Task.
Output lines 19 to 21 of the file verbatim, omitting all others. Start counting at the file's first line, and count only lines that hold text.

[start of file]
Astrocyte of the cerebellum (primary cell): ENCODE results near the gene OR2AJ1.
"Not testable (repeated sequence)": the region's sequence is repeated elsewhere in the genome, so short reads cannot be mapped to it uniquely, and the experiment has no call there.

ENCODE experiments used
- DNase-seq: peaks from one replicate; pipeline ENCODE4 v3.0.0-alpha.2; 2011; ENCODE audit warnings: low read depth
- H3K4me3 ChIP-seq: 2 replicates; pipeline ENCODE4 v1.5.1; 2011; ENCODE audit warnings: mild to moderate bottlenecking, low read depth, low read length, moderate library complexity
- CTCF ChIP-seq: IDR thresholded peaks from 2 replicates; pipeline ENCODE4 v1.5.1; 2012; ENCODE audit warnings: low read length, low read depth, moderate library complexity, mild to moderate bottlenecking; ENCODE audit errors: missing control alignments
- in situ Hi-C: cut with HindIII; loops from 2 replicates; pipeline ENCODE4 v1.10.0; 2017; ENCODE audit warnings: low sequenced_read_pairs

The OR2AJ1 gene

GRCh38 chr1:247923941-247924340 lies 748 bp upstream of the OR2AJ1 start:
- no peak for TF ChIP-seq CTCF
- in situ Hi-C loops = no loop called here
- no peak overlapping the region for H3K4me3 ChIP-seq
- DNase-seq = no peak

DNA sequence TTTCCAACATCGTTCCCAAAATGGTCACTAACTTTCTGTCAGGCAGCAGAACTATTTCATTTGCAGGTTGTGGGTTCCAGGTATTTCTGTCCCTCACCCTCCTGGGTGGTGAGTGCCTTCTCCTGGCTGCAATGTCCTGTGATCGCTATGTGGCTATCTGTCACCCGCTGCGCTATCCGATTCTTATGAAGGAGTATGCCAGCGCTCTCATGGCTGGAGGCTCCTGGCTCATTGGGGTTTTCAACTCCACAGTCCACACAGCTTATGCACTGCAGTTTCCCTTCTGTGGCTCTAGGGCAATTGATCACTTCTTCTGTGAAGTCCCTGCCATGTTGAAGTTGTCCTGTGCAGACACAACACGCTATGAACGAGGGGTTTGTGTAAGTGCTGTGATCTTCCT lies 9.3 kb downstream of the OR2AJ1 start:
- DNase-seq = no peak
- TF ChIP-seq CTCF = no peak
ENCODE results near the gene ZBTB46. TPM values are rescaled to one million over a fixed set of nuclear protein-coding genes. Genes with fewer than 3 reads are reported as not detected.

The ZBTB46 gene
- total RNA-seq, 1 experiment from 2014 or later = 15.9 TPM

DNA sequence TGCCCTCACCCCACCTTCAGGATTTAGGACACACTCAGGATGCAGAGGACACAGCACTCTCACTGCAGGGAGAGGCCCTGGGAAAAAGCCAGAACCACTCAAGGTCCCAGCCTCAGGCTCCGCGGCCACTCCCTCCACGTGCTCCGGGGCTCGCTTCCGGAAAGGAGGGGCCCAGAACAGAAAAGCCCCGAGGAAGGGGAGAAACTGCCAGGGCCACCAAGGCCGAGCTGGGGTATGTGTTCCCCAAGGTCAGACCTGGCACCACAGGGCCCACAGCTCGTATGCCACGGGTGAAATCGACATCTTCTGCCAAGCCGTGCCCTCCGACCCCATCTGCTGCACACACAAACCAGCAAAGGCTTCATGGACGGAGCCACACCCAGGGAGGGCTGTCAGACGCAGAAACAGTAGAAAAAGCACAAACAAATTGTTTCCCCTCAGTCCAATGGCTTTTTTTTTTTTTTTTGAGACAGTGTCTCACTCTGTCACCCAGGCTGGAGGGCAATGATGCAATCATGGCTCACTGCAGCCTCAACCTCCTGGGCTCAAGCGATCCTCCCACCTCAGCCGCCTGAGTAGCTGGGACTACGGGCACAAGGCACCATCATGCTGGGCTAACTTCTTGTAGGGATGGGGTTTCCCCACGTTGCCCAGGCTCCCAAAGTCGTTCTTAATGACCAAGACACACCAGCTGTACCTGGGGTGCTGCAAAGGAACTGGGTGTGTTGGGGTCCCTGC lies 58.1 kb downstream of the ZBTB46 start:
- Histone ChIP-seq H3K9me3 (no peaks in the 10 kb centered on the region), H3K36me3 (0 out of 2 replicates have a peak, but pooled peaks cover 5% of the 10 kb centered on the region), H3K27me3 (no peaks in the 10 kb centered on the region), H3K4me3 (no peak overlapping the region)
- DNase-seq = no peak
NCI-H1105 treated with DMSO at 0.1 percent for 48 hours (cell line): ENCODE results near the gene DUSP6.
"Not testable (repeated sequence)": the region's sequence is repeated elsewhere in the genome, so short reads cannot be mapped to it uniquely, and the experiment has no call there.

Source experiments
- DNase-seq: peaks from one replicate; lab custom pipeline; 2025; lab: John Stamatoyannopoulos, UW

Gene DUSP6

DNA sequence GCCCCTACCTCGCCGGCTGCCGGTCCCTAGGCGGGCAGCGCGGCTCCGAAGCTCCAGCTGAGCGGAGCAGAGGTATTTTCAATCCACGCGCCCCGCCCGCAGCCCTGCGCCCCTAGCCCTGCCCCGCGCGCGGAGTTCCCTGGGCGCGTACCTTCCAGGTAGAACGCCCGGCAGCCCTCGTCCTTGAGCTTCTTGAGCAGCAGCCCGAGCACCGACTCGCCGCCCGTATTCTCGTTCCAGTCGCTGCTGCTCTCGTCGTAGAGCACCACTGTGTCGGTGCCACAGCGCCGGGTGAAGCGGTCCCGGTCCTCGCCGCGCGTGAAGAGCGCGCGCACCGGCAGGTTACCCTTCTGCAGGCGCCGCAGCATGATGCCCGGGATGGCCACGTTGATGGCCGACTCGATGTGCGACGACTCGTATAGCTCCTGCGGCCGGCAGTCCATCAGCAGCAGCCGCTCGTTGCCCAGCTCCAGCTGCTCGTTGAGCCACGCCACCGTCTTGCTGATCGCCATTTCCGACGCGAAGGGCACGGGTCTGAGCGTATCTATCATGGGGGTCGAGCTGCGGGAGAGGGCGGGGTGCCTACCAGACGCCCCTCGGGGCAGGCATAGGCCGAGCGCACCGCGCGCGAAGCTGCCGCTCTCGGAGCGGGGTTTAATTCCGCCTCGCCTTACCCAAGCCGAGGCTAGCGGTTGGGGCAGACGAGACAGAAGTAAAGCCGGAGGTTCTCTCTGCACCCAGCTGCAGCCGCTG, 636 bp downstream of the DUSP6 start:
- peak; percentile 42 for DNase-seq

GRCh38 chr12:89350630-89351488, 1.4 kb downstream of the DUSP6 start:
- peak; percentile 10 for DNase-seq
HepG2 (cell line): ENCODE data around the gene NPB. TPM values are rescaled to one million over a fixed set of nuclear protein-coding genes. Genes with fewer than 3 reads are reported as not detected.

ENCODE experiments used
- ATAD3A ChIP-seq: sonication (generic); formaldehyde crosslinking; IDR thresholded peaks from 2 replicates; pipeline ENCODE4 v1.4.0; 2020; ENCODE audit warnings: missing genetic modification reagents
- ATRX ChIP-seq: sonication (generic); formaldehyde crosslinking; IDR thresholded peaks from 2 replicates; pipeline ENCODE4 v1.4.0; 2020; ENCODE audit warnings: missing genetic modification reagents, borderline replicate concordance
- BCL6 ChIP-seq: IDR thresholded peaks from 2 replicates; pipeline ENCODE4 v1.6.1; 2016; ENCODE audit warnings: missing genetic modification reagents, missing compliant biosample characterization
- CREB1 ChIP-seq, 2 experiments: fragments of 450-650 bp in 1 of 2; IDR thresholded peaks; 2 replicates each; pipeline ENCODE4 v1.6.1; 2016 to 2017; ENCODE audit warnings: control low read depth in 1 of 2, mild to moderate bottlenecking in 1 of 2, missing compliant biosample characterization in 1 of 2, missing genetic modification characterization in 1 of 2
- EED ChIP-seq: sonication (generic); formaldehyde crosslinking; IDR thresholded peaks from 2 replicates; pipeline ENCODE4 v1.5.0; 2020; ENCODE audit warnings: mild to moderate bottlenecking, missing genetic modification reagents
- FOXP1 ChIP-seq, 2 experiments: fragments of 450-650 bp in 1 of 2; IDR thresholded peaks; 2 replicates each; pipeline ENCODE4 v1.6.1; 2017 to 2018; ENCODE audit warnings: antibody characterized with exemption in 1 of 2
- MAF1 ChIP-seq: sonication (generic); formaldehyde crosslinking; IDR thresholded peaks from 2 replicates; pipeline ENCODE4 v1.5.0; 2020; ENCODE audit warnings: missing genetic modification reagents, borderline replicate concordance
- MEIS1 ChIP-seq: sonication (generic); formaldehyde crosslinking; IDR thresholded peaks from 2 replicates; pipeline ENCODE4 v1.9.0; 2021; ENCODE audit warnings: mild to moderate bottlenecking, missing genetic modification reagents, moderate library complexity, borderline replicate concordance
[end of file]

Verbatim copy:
- total RNA-seq, 1 experiment from 2014 or later = 15.9 TPM

DNA sequence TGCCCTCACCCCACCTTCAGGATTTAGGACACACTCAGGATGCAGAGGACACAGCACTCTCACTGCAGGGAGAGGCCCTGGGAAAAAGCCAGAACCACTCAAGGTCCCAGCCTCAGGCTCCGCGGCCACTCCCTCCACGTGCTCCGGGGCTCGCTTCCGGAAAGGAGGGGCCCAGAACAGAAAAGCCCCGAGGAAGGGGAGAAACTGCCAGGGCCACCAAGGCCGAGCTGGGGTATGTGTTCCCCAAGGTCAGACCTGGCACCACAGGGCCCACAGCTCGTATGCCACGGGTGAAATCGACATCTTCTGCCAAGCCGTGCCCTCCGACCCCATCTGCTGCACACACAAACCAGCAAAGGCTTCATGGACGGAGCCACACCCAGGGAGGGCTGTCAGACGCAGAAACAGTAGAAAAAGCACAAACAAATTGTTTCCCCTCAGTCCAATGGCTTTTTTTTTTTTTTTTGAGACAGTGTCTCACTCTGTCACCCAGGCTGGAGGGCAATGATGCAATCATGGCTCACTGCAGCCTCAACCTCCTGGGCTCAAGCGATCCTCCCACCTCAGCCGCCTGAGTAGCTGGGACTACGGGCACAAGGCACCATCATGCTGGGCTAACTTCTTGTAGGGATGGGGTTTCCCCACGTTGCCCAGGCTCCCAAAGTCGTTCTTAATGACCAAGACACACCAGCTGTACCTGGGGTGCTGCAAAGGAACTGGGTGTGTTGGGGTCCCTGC lies 58.1 kb downstream of the ZBTB46 start:
- Histone ChIP-seq H3K9me3 (no peaks in the 10 kb centered on the region), H3K36me3 (0 out of 2 replicates have a peak, but pooled peaks cover 5% of the 10 kb centered on the region), H3K27me3 (no peaks in the 10 kb centered on the region), H3K4me3 (no peak overlapping the region)